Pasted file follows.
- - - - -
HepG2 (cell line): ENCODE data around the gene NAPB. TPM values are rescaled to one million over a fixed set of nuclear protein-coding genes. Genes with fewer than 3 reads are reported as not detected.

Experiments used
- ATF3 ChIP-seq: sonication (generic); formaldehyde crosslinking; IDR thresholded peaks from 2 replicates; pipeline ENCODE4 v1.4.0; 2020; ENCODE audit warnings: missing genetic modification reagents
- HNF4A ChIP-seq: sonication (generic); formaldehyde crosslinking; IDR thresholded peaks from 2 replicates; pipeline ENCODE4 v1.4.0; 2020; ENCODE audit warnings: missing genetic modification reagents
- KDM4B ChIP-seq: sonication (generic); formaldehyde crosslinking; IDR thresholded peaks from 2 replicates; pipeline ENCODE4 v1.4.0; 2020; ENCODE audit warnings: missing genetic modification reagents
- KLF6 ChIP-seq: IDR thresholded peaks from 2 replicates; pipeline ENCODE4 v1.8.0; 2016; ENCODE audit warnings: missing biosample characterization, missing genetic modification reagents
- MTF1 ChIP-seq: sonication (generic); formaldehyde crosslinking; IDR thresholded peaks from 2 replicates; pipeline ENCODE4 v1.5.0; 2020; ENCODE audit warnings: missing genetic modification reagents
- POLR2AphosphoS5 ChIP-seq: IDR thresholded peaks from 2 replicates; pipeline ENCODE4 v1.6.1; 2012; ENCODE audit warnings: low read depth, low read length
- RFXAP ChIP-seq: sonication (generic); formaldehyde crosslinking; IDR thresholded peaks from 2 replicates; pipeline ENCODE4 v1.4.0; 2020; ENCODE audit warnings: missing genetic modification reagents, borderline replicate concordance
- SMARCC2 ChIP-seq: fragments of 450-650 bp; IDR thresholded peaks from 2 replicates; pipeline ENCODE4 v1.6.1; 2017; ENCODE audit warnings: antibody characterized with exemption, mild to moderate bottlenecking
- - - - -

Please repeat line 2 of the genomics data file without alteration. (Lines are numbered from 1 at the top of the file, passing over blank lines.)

Experiments used